A 43-year-old man with nonobstructive hypertrophic cardiomyopathy (HCM) and a history of atrial tachycardia was referred for adenosine stress perfusion cardiac magnetic resonance (CMR) due to a suspicion of myocardial ischemia because of exercise-induced angina pectoris. Images were acquired using a 3T whole body MR scanner (Magnetom Vida, Siemens Healthcare, Erlangen, Germany). Stress arterial input function and perfusion images were acquired after intravenous administration of adenosine for at least 3 minutes (140 μg/kg/min), according to a dual-bolus protocol (prebolus 0.0075 mmol/kg + main bolus 0.075 mmol/kg of gadoteric acid [0.5 mmol/ml], Guerbet, Villepinte, France, each followed by 20 ml of saline, infusion rate 3 ml/s). Fully-automated quantitative perfusion (QP) analysis was performed using cvi42 software (Circle Cardiovascular Imaging Inc., Calgary, Canada).

CMR showed typical features of HCM, including severe, asymmetric left ventricular (LV) hypertrophy (basal anteroseptum, 23 mm), with good global function and hypokinesia of hypertrophic segments. Late gadolinium enhancement (LGE) images revealed typical midmyocardial, patchy fibrosis (Figure 1A1C, Supplementary material, Figure S1A–S1C). Adenosine stress first-pass perfusion imaging showed extensive perfusion defects in the hypertrophied mid inferoseptal segment, apical inferior, septal, and partially lateral segment (Figure 1D1F, Supplementary material, Figure S1D–S1I). The hypoperfused areas exceeded the area of LGE and were not consistent with any specific coronary territory. The fully automated QP analysis revealed substantially reduced stress myocardial blood flow (MBF) values (1.3 ml/g/min) and myocardial perfusion reserve (MPR) of 1.5 (Figure 1G and 1H, Supplementary material, Figure S1J–S1P). Subsequently performed coronary angiography showed no features of obstructive coronary artery disease. As more frequently observed in HCM patients, 50%–60% bridging of the left anterior descending artery was present. Such a combination of observations is highly suggestive of extensive coronary microvascular dysfunction (MVD).

Figure 1. Cardiac magnetic resonance imaging in a patient with hypertrophic cardiomyopathy; AC – late gadolinium enhancement (LGE) images showing typical midmyocardial patchy fibrosis (arrows) in the basal (A), mid, (B) and apical (C) left ventricular segments; DF – color pixel maps of fully-automated quantitative adenosine stress first-pass perfusion analysis revealing perfusion defects in the hypertrophied mid inferoseptal segment, apical inferior, septal, and partially lateral segment that exceed the area of LGE; G, H – results of quantitative perfusion assessment showing stress MBF values reduced to 1.3 ml/g/min (G) and impaired MPR (1.5 ml/g/min; H)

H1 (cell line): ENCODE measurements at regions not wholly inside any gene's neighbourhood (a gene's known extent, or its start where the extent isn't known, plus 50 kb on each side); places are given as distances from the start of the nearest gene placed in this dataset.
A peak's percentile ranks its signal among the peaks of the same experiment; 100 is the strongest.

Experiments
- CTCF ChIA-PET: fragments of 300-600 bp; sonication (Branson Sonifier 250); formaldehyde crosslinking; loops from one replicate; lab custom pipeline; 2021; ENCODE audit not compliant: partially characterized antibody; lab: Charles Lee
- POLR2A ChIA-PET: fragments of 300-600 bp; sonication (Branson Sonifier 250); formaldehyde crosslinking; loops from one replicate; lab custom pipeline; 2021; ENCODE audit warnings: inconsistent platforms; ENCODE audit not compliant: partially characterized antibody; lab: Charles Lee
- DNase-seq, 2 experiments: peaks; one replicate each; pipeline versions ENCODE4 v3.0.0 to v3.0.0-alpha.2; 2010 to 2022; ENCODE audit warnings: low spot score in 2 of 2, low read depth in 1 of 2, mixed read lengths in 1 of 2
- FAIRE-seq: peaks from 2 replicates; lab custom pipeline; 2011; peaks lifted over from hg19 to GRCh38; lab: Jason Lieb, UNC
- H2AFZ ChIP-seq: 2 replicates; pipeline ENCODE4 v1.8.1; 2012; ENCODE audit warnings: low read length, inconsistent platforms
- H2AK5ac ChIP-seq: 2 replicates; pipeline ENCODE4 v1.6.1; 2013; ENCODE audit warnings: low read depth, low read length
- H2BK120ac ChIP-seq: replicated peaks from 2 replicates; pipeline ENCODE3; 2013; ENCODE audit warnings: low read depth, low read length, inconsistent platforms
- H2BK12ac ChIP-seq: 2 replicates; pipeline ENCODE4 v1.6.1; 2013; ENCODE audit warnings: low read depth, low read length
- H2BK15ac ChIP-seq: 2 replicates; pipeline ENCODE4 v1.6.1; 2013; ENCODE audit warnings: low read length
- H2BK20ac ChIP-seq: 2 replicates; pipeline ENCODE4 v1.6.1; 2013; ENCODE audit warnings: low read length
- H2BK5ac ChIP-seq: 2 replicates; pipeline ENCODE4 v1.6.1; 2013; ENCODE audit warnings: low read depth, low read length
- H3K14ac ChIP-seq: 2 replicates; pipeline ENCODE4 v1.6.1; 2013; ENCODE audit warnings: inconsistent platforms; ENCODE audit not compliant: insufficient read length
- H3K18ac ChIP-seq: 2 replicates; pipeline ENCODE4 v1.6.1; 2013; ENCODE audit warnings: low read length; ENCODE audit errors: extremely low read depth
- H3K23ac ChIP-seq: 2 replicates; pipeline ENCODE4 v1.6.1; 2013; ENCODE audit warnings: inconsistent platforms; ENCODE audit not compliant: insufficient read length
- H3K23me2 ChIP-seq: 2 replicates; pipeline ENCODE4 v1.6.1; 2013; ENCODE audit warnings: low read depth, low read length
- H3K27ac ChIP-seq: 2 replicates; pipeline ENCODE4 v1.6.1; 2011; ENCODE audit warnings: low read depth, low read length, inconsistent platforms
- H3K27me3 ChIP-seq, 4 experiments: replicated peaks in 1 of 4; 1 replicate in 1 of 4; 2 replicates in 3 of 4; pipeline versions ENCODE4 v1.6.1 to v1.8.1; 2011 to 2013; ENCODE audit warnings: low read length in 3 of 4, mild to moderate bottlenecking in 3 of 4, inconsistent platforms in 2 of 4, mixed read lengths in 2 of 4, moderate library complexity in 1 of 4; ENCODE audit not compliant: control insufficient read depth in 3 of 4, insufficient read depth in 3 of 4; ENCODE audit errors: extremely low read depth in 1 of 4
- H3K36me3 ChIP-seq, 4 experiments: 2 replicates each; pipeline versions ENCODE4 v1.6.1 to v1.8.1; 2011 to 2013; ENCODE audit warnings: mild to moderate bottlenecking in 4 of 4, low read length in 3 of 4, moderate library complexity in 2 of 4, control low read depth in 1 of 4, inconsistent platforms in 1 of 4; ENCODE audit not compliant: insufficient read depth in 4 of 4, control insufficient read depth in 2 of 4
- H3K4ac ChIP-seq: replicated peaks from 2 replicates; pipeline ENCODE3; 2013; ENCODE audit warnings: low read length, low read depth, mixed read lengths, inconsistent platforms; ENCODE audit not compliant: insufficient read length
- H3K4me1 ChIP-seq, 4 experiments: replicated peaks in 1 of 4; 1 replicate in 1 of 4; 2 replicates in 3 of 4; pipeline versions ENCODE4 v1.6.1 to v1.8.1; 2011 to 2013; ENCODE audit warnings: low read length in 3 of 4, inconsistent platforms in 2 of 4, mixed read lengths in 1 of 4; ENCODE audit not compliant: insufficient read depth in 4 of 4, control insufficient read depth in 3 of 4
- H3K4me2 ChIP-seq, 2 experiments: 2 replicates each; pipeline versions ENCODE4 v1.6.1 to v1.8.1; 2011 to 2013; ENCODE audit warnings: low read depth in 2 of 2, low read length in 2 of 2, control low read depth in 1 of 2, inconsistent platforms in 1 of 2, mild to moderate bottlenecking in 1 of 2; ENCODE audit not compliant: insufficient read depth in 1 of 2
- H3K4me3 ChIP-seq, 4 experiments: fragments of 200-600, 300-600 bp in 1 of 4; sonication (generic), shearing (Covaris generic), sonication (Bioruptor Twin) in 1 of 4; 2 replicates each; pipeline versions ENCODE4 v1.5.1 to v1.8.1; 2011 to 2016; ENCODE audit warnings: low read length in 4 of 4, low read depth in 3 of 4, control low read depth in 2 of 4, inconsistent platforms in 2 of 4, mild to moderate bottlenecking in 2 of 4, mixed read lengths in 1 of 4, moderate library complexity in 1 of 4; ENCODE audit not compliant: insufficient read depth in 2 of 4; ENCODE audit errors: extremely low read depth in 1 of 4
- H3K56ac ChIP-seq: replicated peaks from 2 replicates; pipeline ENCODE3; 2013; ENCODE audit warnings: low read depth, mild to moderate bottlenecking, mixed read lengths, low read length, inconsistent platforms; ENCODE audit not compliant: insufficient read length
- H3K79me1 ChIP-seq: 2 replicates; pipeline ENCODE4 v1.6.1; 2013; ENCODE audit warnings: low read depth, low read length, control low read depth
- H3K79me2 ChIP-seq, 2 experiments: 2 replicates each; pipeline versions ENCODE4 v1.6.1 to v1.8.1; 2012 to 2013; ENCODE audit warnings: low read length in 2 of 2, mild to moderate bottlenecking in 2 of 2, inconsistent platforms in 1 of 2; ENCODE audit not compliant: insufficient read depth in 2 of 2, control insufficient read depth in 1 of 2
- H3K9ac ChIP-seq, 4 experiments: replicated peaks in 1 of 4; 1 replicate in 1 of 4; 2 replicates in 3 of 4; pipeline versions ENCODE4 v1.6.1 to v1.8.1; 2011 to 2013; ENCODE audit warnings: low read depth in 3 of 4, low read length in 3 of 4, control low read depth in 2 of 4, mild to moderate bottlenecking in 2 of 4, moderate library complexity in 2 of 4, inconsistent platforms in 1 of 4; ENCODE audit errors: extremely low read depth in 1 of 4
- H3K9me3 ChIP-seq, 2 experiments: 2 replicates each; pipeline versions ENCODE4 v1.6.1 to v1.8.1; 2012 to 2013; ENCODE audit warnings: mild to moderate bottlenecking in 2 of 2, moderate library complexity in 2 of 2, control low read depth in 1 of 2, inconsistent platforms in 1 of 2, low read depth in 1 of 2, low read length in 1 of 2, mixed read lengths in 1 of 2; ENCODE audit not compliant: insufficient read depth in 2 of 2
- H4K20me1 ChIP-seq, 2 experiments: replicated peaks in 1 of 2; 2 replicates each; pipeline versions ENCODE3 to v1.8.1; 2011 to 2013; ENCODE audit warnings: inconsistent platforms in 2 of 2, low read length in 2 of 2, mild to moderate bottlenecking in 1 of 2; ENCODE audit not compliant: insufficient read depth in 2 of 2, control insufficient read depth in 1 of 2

Abbreviations: AHA, American Heart Association; MBF, myocardial blood flow; MPR, myocardial perfusion reserve

Chest pain is a frequent complaint occurring in up to 50% of patients with HCM, and can often be caused by MVD.1 In HCM, myocyte disarray and MVD are prevalent even at the early stages of the disease. Importantly, MVD occurs in mutation carriers even when hypertrophy is not present, therefore it may serve as an early-phenotype biomarker in subclinical HCM.2,3 The presence of MVD can be considered an important ischemic substrate in HCM, which may contribute to LV remodeling, fibrosis, systolic dysfunction, and adverse outcomes, including sudden cardiac death.1,4 Studies have shown prognostic significance of MBF and MPR in HCM. Therefore, adding these measures to a clinical risk assessment may be beneficial for this group of patients.5

Recently introduced fully-automated QP CMR allows for noninvasive and radiation-free absolute quantification of MBF and detection of MVD. This advanced method can be integrated into a comprehensive, one-stop shop CMR assessment of HCM patients, evaluating cardiac anatomy, function, presence, and extent of myocardial fibrosis. All these components can be included in a time-efficient image acquisition protocol lasting less than 45 minutes.

This case highlights that QP CMR may serve as an effective tool to detect MVD as a cause of chest pain in patients with HCM. Therefore, incorporation of QP CMR into clinical practice may provide valuable diagnostic and prognostic insight for this cohort of patients.